Rory McIlroy thinks he may have given Tiger Woods COVID-19 on the eve of the Open Championship after the pair played at a charity event beforehand.

The Northern Irishman, who claimed a third FedEx Cup this year, has forged a close bond over the years with the American, one strengthened by their shared views on the LIV Golf breakaway this season.

While several of their rivals warmed up at the Scottish Open for this year's Open, McIlroy and Woods played at a fundraising event hosted by JP McManus at Adare Manor.

Now, four-time major winner McIlroy has revealed he played at St Andrews while battling COVID-19 – and that he fears he gave it to Woods after the two dined together.

"I woke up feeling a bit achy but didn't really think anything of it," he told the Irish Independent. "[But] as I'm getting up from the table, I'm sore and stiff and super tired.

"I slept for maybe two hours, and the sweat was just pouring off me. Erica [McIlory's wife] took my temperature, and it was sky-high.

"[Tiger] texted me that night with chills and fever. I'm like 'f****** hell, I've just given Tiger COVID. This is horrendous!'. So we both had COVID going into the Open.

"The whole week of the Open, I didn't have any taste, and everything [was] like vinegar to me. Everything. It was really strange."

Woods went on to miss the cut at the Open, while McIlroy was edged out by Cameron Smith on the final day at St Andrews.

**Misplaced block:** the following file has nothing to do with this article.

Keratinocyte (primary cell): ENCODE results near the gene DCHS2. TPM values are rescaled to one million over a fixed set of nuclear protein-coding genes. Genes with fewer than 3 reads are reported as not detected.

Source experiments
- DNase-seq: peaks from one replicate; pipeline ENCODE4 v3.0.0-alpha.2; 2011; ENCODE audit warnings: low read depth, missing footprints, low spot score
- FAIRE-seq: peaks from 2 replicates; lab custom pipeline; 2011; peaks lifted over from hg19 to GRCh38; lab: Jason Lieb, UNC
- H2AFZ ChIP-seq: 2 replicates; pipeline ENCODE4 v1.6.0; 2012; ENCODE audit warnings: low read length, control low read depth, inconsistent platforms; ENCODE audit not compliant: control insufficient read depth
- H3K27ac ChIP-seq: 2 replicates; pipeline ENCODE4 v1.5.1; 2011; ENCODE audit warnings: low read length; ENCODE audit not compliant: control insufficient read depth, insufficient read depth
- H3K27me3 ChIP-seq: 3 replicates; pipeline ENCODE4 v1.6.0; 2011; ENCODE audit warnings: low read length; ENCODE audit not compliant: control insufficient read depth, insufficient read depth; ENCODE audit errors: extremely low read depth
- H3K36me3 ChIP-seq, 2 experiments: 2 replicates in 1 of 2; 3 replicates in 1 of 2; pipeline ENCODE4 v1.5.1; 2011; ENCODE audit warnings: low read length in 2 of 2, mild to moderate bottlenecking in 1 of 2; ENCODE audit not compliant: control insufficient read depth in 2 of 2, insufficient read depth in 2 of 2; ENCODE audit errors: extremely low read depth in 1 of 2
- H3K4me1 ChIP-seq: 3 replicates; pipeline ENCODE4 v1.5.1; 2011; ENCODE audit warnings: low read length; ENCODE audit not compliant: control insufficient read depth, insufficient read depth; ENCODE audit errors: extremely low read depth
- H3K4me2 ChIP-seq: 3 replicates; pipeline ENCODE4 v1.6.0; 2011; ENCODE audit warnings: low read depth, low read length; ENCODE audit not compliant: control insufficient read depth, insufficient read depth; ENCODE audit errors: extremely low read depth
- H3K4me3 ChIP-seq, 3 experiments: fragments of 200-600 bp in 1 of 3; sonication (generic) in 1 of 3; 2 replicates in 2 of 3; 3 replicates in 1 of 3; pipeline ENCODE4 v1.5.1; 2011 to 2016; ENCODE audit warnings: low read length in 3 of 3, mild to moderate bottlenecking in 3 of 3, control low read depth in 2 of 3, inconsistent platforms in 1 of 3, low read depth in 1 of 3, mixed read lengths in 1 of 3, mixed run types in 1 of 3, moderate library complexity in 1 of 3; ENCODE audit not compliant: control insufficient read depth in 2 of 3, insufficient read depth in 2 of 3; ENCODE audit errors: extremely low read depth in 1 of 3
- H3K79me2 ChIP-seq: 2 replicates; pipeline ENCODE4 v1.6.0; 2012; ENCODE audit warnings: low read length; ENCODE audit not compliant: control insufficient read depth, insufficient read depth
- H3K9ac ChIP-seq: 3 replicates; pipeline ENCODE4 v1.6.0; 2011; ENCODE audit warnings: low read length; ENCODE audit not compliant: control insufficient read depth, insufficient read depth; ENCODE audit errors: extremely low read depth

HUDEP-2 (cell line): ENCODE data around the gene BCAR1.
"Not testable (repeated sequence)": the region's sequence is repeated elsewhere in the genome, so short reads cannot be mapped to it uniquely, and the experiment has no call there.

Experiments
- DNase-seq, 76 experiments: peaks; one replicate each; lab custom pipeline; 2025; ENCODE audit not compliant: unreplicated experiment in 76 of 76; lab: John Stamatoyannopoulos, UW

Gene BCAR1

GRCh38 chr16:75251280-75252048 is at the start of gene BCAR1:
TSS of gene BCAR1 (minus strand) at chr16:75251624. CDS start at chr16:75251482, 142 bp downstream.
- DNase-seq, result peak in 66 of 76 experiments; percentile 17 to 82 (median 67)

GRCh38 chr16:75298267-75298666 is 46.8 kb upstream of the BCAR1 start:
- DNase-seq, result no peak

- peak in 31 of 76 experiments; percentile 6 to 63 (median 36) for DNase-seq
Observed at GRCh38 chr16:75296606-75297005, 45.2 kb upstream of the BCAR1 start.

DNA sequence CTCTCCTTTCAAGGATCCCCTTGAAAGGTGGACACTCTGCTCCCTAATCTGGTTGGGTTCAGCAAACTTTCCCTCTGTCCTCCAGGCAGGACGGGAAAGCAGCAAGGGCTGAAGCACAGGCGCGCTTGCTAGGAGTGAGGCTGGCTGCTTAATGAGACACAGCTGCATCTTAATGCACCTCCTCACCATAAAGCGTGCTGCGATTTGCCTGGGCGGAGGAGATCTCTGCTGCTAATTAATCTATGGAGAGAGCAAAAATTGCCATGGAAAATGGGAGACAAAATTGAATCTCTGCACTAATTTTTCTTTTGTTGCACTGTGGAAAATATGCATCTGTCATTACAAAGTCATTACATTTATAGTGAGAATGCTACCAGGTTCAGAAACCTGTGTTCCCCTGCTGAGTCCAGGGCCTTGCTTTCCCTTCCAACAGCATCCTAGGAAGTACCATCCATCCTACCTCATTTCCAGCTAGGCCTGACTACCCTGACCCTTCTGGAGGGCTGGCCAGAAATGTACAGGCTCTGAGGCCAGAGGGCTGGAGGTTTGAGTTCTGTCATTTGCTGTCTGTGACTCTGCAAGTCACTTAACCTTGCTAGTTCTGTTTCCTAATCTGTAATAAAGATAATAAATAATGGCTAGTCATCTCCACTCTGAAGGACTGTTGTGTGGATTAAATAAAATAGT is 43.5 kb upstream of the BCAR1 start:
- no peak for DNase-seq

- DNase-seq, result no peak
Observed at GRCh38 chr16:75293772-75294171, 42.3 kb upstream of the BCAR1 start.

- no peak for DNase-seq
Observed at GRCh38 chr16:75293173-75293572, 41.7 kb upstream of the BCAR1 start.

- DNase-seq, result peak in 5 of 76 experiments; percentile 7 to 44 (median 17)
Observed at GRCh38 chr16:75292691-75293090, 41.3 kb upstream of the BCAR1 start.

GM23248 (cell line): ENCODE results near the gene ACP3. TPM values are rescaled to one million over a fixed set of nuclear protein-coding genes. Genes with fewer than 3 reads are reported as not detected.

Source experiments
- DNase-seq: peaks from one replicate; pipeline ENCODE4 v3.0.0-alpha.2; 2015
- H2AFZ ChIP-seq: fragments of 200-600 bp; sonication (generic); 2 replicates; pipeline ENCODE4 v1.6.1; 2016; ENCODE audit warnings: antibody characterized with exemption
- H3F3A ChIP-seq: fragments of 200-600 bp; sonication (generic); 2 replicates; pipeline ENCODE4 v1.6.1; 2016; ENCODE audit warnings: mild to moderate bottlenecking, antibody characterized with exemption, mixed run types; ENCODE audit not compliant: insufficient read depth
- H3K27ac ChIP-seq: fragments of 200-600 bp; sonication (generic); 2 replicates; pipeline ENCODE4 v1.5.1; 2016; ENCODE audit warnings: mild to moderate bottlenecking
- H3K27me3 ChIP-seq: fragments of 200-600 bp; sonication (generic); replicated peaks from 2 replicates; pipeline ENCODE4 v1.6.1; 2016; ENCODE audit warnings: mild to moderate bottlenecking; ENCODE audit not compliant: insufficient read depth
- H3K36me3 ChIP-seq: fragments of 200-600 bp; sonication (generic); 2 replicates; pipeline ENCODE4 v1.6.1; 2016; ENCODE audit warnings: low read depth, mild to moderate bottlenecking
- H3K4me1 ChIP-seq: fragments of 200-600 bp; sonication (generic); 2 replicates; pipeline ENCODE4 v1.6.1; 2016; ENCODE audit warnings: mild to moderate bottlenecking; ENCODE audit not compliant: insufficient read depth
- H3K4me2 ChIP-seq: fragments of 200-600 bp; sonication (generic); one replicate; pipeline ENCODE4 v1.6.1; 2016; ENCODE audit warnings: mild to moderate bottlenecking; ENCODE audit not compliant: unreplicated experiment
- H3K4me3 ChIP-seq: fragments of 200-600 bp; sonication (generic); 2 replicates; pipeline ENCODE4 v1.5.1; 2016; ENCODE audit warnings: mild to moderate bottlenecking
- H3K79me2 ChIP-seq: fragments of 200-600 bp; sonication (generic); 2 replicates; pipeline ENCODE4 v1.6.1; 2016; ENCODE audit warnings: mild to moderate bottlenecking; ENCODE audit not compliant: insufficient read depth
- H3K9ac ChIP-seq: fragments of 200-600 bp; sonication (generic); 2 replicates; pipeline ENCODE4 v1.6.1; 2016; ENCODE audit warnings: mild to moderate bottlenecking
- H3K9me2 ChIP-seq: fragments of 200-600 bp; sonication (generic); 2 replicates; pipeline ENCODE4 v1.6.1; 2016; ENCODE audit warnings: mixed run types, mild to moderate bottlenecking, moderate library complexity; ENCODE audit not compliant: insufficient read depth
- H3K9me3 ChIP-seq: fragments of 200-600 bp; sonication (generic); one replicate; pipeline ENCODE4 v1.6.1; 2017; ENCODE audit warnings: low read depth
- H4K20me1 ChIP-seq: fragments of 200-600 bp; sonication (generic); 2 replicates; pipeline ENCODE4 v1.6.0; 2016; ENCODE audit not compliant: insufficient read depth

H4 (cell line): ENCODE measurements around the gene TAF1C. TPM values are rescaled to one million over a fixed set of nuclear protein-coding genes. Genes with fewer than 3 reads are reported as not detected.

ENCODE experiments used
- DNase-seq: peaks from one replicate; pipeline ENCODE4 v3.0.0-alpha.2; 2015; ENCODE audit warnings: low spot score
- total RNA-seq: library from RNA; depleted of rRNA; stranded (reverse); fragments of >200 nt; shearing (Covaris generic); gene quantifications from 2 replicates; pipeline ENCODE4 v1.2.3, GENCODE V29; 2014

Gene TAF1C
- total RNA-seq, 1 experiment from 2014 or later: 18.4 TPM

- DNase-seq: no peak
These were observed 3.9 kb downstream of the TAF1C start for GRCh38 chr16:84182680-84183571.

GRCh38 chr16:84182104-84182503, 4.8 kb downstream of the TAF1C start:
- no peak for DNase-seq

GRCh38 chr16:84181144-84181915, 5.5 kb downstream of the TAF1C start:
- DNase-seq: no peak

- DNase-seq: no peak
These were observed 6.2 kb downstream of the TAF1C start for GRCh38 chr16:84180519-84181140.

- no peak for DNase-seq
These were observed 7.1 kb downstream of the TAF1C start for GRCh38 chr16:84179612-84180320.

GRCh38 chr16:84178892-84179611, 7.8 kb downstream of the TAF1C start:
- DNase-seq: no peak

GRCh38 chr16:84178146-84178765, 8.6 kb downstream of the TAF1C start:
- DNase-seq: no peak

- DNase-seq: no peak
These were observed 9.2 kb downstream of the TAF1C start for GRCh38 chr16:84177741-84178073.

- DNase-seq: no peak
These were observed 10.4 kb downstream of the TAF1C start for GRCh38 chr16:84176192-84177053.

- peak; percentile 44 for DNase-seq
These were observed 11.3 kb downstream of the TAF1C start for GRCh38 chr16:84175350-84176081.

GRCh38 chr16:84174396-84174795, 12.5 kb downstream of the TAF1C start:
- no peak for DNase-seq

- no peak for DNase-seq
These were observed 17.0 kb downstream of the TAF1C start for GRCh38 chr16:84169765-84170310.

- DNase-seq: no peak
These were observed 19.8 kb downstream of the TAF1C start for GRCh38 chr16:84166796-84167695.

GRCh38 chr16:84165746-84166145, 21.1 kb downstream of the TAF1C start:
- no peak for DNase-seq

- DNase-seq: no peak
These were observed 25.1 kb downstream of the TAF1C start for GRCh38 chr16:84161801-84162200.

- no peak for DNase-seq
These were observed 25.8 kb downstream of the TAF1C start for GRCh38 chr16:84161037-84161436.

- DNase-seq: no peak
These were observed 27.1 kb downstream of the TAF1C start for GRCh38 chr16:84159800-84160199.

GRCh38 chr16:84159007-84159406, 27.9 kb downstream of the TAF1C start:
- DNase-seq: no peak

McIlroy did end the season on a high, topping the DP World Tour rankings and returning to number one in the world.

Canada's 1-0 defeat to Belgium was "statistically", according to John Herdman, "a winning performance" – and it is easy to see why he thinks that.

Canada attempted 22 shots, twice as many as their previous World Cup record (11 versus USSR in 1986), with their attempts worth a combined 2.6 expected goals.

Belgium's chances were worth 0.8 xG, but they crucially scored through Michy Batshuayi.

Canada still have not scored a World Cup goal from 50 shots. No team have played more finals matches (four) without ever finding the net, while only Bolivia have previously failed to register in their first five such fixtures.

Another "winning performance" against Croatia will count for little if they cannot end that drought.

 

"It's those behaviours that we'll continue to work on," coach Herdman said. "That's what the players see in the review meeting [after the Belgium game].

"And we've got to close some gaps going into this meeting with Croatia, who are a hell of a team."

That more measured praise of Croatia was slightly at odds with Herdman's emotions immediately post-match, when he called on his Canada players to "'F'" their next opponents.

"The gentleman expressed himself that way, that is his right," responded Croatia coach Zlatko Dalic. "I won't dwell on that. We have to speak on the field.

"Everyone has their own way of expressing themselves. I just don't know how nice it is to say something like that. I will discuss it with the players. It can only motivate us."

It is easy to see why Herdman might have been confident, though, if he had taken in Croatia's goalless draw against Morocco.

The 2018 finalists had just five shots in that match, their lowest total in a single World Cup contest. They averaged 16.1 shots per game in Russia.

Still, Canada have lost each of their first four World Cup games and will be eliminated if that sequence continues against Croatia.

PLAYERS TO WATCH

Croatia – Josko Gvardiol